Africa has hardly contributed to the climate crisis, but is particularly affected by it. In Nairobi, demands are therefore likely to be made on the industrialised countries. But there is also great potential at stake.

Africa: Greentech potential super big – renewable energies have 50x potential

For the first time, a climate summit is being held that focuses primarily on Africa. The continent suffers greatly from the consequences of the climate crisis, but contributes comparatively little to climate-damaging greenhouse gas emissions.
That is why African countries want to focus on the global financing of climate protection projects on the continent during the three-day summit starting today in the Kenyan capital Nairobi. The expansion of renewable energies and the diversity of mineral resources important for the energy transition are also to be discussed.

Even representatives from Germany

Kenya’s President William Ruto and the African Union are hosting the summit, and African heads of state as well as representatives of the United Nations, international governments, the private sector and non-governmental organisations are expected to attend.

Germany will be represented by Bärbel Kofler (SPD), Parliamentary State Secretary in the Development Ministry, and Jennifer Morgan, Commissioner for International Climate Policy in the Federal Foreign Office.

Climate change is clearly felt in Africa: the Horn of Africa is experiencing the worst drought in 40 years.

Millions are also suffering from food insecurity in the Sahel, which stretches from Senegal in the west to Djibouti in the east. Extreme weather events such as hurricanes and floods are becoming more frequent. Seven out of ten climate crisis hotspots, identified in a study by the non-governmental organisation Oxfam, are in Africa.

«Motivating other countries to follow their example»

The summit is an opportunity for the continent to «actively drive important solutions itself», said Kerstin Opfer, expert for energy policy and civil society in Africa at the environment and development organisation Germanwatch.

«If African countries can show that the expansion of renewable energies and simultaneous economic progress are possible, this would have the potential to motivate other countries to follow their example.»

African countries are demanding compensation from the industrialised countries, which have contributed massively to global warming, for the consequences of climate change that are already being felt today.

Expansion of renewable energies and simultaneous economic progress

Africa, the argument goes, is statistically responsible for less than four percent of global warming, but pays the highest price. According to estimates by the African Development Bank, climate-related natural disasters cost countries between 7 and 15 billion US dollars per year. By 2030, these losses could rise to 50 billion US dollars annually.

Pandemic and war displaced Focus

Africa therefore wants to remind the industrialised countries in Nairobi once again of their financial obligations – for example in the financing of climate projects in the global South. Since 2020, states have committed to raising 100 billion US dollars annually for this purpose.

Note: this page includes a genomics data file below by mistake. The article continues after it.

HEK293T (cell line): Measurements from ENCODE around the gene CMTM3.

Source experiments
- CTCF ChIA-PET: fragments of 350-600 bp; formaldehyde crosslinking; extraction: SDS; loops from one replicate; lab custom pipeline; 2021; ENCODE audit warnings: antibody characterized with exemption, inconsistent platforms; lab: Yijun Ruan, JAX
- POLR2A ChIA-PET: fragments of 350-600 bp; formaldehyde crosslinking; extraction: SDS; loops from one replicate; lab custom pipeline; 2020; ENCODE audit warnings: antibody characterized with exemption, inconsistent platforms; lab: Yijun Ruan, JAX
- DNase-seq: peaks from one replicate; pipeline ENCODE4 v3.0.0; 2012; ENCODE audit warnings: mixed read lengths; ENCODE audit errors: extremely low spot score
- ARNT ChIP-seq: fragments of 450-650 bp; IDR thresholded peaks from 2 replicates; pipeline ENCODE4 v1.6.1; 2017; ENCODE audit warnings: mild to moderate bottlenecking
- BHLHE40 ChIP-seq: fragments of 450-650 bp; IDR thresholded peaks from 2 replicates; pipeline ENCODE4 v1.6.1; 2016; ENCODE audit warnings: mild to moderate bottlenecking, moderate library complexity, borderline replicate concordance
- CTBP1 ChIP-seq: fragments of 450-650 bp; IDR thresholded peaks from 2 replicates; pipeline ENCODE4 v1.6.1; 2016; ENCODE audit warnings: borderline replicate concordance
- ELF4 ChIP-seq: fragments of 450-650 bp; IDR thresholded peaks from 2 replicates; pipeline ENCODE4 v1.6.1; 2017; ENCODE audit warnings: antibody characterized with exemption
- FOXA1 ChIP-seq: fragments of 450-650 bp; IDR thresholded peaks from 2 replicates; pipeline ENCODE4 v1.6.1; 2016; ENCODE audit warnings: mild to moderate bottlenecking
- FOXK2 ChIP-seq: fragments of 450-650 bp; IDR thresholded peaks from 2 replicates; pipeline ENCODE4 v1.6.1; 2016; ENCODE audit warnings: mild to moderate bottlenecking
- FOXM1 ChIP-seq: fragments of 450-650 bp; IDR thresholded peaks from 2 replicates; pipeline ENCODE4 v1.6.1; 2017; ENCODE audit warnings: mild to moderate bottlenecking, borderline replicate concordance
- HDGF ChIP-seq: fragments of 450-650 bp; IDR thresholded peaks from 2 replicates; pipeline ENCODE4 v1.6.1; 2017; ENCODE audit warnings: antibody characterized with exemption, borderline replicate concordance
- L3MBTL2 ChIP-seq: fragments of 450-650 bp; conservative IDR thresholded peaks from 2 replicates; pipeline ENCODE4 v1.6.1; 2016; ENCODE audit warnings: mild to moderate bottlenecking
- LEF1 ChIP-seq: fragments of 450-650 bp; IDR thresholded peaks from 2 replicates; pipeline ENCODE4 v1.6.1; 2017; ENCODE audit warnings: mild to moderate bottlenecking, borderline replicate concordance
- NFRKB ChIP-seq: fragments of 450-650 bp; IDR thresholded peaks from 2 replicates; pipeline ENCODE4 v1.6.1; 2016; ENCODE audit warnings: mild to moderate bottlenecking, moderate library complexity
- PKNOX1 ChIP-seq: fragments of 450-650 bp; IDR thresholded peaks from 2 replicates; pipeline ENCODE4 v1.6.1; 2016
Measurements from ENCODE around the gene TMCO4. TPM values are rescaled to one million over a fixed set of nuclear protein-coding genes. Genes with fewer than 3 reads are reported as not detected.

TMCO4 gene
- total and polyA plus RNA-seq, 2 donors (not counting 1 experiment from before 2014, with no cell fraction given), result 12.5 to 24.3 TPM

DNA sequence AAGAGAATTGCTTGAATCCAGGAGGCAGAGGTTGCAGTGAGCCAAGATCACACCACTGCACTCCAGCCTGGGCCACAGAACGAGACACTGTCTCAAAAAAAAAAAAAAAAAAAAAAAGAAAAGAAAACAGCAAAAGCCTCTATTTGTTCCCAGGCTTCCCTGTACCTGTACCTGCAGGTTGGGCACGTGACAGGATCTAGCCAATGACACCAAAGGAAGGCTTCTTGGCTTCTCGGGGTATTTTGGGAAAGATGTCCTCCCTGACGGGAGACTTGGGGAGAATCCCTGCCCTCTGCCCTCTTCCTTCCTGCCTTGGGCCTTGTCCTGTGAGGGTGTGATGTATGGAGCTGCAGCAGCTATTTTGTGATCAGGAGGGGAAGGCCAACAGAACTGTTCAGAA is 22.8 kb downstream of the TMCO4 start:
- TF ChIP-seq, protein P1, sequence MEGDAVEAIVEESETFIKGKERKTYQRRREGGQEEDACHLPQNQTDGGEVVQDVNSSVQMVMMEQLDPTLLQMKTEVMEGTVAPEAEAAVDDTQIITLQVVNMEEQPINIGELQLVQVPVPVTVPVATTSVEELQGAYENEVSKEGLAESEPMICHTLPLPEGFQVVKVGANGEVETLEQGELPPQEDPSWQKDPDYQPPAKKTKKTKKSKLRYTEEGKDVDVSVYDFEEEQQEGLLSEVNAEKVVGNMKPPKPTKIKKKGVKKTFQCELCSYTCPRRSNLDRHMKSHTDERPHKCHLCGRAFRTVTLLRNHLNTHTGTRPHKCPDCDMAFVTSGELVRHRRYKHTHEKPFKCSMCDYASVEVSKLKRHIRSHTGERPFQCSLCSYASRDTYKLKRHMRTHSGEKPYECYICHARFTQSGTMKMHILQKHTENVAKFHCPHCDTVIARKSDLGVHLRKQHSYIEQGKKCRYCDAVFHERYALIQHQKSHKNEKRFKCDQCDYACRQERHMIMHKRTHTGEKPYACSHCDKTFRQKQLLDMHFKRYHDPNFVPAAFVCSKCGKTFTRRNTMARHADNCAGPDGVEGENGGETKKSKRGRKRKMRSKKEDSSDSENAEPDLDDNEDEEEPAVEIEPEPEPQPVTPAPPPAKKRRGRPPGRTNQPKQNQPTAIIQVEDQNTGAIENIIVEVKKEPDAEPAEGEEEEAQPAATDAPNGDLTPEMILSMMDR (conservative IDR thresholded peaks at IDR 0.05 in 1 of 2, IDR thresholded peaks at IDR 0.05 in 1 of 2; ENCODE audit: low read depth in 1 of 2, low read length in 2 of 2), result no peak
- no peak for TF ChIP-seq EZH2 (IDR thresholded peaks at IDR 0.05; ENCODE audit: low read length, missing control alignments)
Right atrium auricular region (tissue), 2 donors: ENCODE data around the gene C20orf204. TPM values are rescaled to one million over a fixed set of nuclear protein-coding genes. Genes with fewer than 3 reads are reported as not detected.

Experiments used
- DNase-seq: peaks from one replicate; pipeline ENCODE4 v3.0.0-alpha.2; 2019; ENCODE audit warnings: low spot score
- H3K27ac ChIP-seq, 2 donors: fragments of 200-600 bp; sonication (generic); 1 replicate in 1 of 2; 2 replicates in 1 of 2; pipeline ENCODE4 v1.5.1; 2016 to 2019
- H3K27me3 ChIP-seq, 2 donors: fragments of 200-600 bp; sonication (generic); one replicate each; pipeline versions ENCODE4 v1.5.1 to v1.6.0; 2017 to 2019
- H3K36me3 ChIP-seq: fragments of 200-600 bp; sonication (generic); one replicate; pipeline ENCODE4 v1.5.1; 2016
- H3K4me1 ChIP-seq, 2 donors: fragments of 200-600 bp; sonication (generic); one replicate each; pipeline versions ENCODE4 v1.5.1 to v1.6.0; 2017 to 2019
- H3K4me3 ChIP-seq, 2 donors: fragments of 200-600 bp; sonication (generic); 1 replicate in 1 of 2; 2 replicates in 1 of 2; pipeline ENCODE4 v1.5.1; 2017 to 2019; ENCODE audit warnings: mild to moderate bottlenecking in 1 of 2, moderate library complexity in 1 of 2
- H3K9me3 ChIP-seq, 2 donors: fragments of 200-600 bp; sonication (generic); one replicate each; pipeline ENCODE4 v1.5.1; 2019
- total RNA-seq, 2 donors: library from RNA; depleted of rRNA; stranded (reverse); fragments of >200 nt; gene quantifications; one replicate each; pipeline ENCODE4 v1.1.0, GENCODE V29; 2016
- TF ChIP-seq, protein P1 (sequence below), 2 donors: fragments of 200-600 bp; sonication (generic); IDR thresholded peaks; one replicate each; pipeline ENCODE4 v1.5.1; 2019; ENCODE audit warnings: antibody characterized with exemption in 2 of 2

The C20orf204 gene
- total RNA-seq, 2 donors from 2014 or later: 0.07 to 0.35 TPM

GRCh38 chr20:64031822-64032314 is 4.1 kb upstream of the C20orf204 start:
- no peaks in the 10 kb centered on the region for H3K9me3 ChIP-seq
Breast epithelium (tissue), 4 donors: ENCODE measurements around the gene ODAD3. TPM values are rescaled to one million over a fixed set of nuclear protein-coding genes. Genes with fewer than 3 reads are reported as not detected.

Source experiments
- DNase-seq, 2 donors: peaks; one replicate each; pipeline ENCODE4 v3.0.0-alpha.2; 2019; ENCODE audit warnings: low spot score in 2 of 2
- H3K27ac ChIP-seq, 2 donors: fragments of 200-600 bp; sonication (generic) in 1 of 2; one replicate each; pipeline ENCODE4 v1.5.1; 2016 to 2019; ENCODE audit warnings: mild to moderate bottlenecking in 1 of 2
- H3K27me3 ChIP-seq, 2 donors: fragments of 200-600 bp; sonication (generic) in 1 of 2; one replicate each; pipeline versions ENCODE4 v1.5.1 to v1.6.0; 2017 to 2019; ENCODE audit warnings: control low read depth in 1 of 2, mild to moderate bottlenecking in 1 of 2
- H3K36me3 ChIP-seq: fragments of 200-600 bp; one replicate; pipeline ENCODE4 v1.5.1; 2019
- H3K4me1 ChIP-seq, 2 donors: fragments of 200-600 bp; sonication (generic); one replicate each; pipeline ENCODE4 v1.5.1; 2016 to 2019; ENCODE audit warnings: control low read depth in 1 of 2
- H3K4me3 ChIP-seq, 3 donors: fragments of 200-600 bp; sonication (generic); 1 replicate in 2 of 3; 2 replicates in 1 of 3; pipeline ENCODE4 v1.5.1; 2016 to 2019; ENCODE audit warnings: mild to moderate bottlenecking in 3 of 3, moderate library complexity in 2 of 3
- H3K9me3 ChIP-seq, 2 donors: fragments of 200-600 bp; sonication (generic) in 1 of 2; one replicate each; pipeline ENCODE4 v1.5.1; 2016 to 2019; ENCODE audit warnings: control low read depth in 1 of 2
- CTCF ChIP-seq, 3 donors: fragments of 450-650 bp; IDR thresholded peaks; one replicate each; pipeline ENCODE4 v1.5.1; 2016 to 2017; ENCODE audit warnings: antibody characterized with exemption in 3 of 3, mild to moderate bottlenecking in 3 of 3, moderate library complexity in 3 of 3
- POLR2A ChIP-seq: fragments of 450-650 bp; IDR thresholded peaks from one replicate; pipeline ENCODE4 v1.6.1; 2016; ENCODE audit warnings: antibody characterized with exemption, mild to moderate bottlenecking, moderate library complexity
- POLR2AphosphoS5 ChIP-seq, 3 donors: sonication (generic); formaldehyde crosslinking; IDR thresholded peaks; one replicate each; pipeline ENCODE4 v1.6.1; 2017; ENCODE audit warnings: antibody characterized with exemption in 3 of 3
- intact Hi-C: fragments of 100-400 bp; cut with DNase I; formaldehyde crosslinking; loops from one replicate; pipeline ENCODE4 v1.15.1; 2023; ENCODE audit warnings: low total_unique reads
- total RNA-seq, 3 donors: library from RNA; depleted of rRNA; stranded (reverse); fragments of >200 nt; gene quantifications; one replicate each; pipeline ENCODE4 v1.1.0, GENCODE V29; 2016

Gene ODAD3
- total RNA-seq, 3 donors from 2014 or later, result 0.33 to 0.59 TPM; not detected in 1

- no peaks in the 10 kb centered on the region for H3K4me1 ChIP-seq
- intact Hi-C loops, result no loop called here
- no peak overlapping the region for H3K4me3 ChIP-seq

The aim is to reduce emissions and finance projects to adapt to climate change. It has long been known that the industrialised countries have not met this target. Especially since the Corona pandemic and the war of aggression in Ukraine, money has flowed into other areas.

Demands for debt relief are also likely to play an important role at the summit. «The climate crisis can only be overcome if countries of the Global South are freed from their crushing debt burden and given budgetary leeway for future investments,» said Klaus Schilder, development finance officer at Misereor.

Renewable energies and mineral resources

In return, Africa has a lot to offer the global community: the continent has ideal conditions for the production of solar and wind energy and possesses mineral resources that are critical for the energy transition, such as lithium, copper, rare earths or silicon. In addition, there is enormous «natural capital» such as forests, arable land, water and marine resources.

According to a report by the think tank PowerShift Africa, Africa’s potential for renewable energy production is 50 times greater than the expected global electricity demand for 2040. Africa has «clean, renewable energy in abundance», says director Mohamed Adow. «But to unleash it, Africa needs funding from countries made rich by our suffering.»

The example of Kenya shows that it is possible to realise the potential. The East African country with 53 million people has set itself the goal of completing its energy transition by 2030.

Already today, more than three quarters of Kenya’s energy comes from renewable sources; in the next seven years, this is to rise to 100 percent. A few months ago, German Chancellor Olaf Scholz (SPD) described Kenya as a «real climate champion».

Morgan: Federal government wants to bring in pledges

During the summit, Germany will advocate for a «significant acceleration of the expansion of renewable energies worldwide, a clear phase-out path from fossil fuels and strong partnerships – between Africa and Europe and also globally», said State Secretary Morgan.

According to the statement, the German government wants to bring in a number of pledges, including debt conversion for climate adaptation, hedging against climate risks and forest protection.

The summit is to end with a «Nairobi Declaration», which is to set important signals and goals, also for the upcoming world climate conference starting on 30 November in Dubai.